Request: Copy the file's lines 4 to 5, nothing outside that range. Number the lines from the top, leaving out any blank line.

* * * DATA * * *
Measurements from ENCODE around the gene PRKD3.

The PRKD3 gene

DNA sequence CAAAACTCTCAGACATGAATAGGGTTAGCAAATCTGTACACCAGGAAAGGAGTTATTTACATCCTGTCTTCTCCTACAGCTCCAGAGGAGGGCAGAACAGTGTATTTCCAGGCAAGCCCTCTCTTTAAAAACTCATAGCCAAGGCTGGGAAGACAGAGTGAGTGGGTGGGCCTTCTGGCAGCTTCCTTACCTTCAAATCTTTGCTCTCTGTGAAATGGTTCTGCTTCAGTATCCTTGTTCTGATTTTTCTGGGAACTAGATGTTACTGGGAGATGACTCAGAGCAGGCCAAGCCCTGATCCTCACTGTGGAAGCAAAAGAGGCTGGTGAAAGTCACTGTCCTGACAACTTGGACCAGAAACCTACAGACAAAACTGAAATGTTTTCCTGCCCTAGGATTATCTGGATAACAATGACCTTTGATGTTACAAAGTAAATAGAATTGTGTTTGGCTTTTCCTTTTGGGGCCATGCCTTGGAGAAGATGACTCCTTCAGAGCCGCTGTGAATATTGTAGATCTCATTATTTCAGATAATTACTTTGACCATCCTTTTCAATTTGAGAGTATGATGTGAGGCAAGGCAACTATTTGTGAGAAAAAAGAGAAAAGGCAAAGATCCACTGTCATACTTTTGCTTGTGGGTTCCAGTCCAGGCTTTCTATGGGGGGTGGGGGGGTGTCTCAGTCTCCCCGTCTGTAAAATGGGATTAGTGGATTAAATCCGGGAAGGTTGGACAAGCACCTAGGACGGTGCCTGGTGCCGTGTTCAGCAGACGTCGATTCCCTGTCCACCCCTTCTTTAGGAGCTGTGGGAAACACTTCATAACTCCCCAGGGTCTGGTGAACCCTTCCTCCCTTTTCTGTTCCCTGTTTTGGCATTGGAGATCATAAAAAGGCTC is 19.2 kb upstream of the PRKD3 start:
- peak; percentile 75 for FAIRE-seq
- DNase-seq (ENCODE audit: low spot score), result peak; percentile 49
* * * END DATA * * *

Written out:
- peak; percentile 75 for FAIRE-seq
- DNase-seq (ENCODE audit: low spot score), result peak; percentile 49